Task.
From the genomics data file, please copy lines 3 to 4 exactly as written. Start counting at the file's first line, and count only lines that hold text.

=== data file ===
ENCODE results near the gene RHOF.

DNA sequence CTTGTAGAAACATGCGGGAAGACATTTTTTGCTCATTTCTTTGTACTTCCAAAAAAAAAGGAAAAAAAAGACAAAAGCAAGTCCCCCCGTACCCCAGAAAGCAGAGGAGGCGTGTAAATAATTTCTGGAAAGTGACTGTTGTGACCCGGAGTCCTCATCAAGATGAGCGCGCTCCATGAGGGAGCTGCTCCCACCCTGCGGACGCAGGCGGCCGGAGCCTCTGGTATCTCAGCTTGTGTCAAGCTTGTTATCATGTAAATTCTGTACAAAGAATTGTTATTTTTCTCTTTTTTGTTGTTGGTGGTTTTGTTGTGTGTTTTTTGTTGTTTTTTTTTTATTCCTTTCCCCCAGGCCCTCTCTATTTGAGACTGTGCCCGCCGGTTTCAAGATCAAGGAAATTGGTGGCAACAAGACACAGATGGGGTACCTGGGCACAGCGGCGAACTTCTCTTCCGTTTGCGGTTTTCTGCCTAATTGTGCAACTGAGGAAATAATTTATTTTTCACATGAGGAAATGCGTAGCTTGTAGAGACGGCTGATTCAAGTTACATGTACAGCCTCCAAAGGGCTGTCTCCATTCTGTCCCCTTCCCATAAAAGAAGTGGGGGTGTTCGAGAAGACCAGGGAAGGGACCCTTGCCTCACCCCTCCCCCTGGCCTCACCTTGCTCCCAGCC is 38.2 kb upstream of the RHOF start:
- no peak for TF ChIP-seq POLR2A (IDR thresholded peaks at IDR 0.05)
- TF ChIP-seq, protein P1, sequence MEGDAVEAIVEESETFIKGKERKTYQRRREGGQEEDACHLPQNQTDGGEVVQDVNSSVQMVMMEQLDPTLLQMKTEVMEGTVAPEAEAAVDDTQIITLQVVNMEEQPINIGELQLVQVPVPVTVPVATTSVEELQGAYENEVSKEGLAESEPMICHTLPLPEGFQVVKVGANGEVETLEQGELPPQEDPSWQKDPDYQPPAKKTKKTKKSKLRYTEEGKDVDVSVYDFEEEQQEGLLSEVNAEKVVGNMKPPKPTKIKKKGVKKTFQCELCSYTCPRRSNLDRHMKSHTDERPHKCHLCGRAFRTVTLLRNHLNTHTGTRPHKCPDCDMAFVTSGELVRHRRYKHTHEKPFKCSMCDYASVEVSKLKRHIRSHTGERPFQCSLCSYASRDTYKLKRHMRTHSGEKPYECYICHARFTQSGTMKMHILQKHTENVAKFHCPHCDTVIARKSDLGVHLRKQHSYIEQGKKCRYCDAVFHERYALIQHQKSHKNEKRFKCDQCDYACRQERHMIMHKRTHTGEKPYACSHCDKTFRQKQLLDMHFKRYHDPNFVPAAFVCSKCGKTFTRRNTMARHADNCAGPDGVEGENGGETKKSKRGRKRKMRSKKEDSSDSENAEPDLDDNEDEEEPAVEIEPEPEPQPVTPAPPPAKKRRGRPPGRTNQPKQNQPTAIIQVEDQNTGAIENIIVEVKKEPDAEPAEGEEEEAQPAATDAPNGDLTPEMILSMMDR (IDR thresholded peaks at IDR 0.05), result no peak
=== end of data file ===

- no peak for TF ChIP-seq POLR2A (IDR thresholded peaks at IDR 0.05)
- TF ChIP-seq, protein P1, sequence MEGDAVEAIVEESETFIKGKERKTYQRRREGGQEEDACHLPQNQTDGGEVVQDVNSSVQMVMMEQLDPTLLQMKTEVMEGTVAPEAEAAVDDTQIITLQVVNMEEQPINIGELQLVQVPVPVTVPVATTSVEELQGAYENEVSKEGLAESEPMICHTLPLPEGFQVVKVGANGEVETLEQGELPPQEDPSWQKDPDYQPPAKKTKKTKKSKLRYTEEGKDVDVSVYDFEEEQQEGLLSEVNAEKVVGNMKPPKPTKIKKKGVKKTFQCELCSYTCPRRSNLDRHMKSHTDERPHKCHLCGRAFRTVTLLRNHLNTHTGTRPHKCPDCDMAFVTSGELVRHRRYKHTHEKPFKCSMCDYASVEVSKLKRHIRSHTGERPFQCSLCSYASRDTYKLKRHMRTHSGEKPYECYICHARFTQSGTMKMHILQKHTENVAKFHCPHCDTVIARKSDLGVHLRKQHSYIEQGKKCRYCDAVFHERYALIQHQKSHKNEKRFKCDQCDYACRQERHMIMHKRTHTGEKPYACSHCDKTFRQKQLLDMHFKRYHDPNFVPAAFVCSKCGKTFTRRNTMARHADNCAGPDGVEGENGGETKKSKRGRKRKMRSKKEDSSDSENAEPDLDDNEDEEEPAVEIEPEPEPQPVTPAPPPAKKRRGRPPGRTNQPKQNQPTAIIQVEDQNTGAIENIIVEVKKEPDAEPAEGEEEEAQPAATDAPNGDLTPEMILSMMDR (IDR thresholded peaks at IDR 0.05), result no peak